What killed Smalltalk could kill Python

Chris Angelico rosuav at gmail.com
Thu Jan 22 02:45:32 CET 2015

On Thu, Jan 22, 2015 at 12:38 PM, Paul Rubin <no.email at nospam.invalid> wrote:
> Mario Figueiredo <marfig at gmail.com> writes:
>> "I want to become a programmer so I can make games" is, on the vast
>> majority of cases, the quote of someone who will never become a
>> programmer. Why should teachers reward that kind of thought?
> I don't see what the problem is.  Kids are interested in games and they
> are into playing them, so of course they also want to program them.

It's not a terrible justification for getting into programming. But
writing games is (almost always) a terrible way to start programming.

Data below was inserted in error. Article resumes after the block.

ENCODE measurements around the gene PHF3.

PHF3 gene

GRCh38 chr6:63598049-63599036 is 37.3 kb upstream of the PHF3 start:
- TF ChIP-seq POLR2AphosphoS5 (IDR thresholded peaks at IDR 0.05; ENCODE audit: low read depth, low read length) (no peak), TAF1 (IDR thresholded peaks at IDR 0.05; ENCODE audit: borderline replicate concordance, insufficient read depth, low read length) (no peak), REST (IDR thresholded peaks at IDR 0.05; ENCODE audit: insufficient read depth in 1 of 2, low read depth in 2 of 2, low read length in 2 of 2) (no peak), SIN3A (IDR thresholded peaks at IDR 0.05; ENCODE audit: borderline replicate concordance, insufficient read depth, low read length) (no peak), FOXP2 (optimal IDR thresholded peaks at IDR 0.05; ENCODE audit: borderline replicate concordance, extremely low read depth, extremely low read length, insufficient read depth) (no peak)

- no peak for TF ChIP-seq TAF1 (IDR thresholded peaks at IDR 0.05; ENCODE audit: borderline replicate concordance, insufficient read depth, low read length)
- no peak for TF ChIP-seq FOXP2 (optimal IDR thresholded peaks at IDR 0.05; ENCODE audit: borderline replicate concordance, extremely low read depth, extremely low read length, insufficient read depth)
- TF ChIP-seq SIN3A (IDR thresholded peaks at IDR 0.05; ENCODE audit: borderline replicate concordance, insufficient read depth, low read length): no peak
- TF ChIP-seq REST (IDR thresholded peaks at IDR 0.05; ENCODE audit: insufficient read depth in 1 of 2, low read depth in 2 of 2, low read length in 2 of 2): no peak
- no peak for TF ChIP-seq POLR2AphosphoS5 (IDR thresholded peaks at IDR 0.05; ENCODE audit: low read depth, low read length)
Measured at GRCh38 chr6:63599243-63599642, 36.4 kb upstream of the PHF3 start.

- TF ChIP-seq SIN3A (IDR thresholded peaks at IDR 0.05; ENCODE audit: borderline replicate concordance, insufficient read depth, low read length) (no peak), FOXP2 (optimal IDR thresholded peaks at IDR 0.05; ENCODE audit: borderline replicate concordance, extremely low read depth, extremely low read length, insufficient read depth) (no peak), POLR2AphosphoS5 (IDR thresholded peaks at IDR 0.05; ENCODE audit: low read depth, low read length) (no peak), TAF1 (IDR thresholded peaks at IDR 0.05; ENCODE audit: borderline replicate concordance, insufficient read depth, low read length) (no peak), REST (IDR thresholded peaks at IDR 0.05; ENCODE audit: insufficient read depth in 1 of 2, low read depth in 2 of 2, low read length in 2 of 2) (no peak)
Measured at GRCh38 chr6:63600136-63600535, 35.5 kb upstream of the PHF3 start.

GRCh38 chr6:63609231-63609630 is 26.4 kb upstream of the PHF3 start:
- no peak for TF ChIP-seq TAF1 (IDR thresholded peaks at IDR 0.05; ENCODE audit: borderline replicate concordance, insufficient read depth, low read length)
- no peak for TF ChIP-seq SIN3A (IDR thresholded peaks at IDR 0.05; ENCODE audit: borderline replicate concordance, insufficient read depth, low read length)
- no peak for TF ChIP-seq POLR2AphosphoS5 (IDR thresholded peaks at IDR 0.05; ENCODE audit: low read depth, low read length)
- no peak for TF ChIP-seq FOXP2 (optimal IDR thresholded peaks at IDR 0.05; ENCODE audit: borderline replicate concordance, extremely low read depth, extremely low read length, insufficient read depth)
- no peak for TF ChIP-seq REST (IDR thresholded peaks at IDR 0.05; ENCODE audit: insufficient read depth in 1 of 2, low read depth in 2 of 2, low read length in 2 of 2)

Either you pick up a super-restrictive "hey look, you can build a game
with just point and click" system, which isn't teaching programming at
all, or you end up getting bogged down in the massive details of what
it takes to write code.

If someone's unfazed by the "it'll take you years before you can
actually write a saleable game" consideration, then getting into
programming via toys (writing Fizz Buzz or a factorial calculator)
will put him/her on a much better footing for actual coding work.


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